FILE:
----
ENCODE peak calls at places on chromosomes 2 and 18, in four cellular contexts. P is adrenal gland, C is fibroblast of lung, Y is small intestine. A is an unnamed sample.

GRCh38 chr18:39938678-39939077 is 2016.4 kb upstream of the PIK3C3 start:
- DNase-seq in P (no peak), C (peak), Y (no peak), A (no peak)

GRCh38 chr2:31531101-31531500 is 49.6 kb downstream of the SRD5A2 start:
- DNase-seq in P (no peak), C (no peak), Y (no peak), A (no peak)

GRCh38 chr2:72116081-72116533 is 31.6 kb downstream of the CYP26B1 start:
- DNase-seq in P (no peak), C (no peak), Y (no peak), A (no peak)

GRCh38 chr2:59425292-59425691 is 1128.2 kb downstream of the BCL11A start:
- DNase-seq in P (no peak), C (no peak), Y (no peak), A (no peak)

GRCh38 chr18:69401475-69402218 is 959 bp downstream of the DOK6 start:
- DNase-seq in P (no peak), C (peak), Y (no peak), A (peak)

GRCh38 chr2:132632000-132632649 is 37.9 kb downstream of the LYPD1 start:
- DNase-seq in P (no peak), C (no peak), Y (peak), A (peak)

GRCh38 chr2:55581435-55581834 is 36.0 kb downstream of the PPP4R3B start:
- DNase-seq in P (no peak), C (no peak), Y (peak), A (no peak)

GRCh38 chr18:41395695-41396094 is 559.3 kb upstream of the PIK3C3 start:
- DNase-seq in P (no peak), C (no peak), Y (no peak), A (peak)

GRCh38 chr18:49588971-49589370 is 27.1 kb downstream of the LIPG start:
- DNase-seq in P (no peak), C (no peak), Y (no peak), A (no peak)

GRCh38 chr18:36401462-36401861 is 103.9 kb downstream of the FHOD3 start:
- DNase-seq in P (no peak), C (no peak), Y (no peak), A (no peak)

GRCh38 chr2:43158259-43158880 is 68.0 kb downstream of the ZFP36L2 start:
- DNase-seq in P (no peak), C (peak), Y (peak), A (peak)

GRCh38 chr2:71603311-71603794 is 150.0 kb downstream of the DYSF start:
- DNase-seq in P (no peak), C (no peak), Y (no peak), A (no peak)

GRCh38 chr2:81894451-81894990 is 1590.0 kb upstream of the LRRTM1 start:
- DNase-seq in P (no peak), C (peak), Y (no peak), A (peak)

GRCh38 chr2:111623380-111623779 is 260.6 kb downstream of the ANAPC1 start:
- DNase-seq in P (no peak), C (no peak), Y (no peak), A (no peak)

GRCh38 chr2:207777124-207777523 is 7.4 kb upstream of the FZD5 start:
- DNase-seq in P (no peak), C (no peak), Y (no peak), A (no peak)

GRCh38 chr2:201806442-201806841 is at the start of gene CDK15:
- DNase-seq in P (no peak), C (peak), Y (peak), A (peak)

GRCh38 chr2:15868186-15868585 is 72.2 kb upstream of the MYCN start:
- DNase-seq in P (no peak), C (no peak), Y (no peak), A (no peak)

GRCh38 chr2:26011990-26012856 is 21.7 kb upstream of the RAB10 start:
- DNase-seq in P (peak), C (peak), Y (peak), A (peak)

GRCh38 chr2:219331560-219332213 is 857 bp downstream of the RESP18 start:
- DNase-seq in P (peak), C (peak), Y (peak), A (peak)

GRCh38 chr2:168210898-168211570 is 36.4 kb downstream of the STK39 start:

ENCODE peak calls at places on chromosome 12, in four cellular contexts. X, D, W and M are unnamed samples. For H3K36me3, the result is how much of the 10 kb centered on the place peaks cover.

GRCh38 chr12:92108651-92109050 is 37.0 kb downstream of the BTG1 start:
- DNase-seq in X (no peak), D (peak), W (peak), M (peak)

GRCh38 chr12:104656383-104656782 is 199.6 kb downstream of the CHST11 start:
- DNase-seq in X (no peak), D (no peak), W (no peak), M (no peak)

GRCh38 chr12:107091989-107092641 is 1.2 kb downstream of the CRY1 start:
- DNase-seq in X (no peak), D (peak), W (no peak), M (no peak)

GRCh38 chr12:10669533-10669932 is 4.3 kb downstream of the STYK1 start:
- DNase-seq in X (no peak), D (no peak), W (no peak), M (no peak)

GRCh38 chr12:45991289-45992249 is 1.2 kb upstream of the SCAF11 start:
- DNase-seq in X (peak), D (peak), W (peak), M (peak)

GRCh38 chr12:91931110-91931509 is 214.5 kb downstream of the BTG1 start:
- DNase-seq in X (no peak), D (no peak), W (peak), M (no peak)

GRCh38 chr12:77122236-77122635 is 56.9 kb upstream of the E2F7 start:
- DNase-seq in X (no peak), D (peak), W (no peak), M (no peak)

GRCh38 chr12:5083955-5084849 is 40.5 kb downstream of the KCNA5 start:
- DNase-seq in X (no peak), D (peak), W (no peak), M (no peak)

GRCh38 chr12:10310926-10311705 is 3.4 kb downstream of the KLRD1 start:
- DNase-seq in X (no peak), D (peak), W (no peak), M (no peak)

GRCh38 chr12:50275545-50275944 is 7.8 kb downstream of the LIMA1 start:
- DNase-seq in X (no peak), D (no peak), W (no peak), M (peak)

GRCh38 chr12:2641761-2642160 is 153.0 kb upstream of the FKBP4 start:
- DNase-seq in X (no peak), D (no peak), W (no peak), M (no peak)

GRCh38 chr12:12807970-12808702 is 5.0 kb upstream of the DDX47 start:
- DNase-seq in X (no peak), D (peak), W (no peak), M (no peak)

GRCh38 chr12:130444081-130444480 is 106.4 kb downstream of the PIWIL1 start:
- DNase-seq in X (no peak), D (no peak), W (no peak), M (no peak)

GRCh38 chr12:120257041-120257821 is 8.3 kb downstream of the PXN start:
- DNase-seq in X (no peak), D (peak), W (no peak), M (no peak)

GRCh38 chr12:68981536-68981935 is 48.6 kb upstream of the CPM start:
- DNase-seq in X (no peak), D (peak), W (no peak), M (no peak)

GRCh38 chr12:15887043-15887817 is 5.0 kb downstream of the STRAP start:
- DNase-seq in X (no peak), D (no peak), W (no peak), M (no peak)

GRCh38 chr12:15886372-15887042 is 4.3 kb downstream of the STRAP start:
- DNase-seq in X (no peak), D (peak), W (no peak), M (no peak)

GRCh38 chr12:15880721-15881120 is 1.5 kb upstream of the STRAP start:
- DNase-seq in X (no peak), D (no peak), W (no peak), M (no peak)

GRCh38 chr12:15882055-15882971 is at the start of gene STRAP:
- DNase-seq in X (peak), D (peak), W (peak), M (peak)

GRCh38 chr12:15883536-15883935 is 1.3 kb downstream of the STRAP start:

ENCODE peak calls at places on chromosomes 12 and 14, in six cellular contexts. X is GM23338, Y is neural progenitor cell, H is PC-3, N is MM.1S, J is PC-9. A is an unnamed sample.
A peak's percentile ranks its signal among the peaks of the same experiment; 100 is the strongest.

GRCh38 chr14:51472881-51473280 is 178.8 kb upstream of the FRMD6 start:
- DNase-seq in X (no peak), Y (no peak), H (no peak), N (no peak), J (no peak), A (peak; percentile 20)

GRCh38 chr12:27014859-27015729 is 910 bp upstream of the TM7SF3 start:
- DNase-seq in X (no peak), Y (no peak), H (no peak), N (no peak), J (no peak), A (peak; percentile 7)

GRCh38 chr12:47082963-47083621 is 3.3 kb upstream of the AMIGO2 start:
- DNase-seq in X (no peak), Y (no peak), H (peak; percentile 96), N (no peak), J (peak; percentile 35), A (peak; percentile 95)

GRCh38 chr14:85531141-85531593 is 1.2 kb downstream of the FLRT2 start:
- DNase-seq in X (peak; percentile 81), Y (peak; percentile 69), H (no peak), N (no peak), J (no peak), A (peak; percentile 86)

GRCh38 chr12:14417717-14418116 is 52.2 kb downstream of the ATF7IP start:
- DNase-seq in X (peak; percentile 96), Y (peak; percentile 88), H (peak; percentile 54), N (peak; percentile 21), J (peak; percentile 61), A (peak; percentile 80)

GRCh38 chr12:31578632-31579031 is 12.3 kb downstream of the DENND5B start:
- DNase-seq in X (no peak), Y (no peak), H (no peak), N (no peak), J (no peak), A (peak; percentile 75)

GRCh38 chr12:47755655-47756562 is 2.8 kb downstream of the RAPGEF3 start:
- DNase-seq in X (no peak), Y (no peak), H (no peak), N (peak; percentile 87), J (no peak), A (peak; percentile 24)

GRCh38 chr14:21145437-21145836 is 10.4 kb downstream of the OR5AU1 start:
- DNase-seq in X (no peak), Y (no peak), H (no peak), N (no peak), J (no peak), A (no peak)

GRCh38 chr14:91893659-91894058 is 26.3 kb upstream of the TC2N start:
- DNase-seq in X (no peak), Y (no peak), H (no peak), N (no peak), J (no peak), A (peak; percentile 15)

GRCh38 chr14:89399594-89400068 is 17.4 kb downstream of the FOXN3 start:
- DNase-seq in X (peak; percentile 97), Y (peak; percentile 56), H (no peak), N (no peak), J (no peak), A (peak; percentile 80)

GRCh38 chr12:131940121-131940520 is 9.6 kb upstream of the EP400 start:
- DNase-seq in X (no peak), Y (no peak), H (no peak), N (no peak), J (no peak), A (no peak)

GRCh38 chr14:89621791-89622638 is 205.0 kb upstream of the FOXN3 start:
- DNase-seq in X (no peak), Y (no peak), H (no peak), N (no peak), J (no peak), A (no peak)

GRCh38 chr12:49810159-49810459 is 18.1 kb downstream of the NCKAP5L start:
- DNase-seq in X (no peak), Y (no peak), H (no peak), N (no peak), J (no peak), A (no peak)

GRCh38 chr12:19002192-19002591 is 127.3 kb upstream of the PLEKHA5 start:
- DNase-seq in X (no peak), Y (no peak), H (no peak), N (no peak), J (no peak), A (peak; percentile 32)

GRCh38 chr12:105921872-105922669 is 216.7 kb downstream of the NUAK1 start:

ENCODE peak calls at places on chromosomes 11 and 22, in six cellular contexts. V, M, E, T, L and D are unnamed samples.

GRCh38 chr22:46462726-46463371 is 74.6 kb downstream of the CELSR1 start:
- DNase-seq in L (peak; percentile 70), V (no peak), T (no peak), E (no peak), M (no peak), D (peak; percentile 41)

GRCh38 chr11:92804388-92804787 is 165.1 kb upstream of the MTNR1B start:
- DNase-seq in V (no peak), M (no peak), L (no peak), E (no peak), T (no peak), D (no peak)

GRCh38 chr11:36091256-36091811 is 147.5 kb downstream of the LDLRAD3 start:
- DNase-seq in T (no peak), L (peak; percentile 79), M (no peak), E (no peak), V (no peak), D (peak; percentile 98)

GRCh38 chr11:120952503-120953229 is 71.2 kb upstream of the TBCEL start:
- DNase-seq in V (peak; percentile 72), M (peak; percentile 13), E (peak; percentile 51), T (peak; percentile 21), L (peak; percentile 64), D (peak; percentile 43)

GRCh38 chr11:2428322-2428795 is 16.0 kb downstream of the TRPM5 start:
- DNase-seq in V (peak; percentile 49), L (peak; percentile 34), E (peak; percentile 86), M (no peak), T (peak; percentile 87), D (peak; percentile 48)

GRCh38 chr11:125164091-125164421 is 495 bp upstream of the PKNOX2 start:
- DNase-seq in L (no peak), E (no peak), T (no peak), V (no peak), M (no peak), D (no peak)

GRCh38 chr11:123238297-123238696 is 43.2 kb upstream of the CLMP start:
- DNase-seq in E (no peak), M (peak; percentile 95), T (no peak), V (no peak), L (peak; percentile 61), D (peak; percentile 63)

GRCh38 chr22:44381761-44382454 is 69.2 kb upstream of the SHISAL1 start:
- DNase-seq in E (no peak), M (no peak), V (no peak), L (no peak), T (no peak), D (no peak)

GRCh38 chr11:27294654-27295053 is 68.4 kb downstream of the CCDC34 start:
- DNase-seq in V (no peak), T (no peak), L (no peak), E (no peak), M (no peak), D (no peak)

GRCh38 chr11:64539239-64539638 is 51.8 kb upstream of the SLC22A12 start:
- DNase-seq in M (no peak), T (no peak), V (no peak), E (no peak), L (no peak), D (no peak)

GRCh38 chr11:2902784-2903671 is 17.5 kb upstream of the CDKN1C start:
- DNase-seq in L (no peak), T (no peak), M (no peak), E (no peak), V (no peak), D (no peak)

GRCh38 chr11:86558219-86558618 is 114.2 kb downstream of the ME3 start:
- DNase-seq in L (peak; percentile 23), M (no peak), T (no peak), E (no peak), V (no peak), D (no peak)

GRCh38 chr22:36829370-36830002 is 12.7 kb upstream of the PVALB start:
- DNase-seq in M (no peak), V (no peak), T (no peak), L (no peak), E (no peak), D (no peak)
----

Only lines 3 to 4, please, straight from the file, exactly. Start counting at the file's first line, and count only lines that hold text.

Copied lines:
- DNase-seq in P (no peak), C (peak), Y (no peak), A (no peak)

GRCh38 chr2:31531101-31531500 is 49.6 kb downstream of the SRD5A2 start: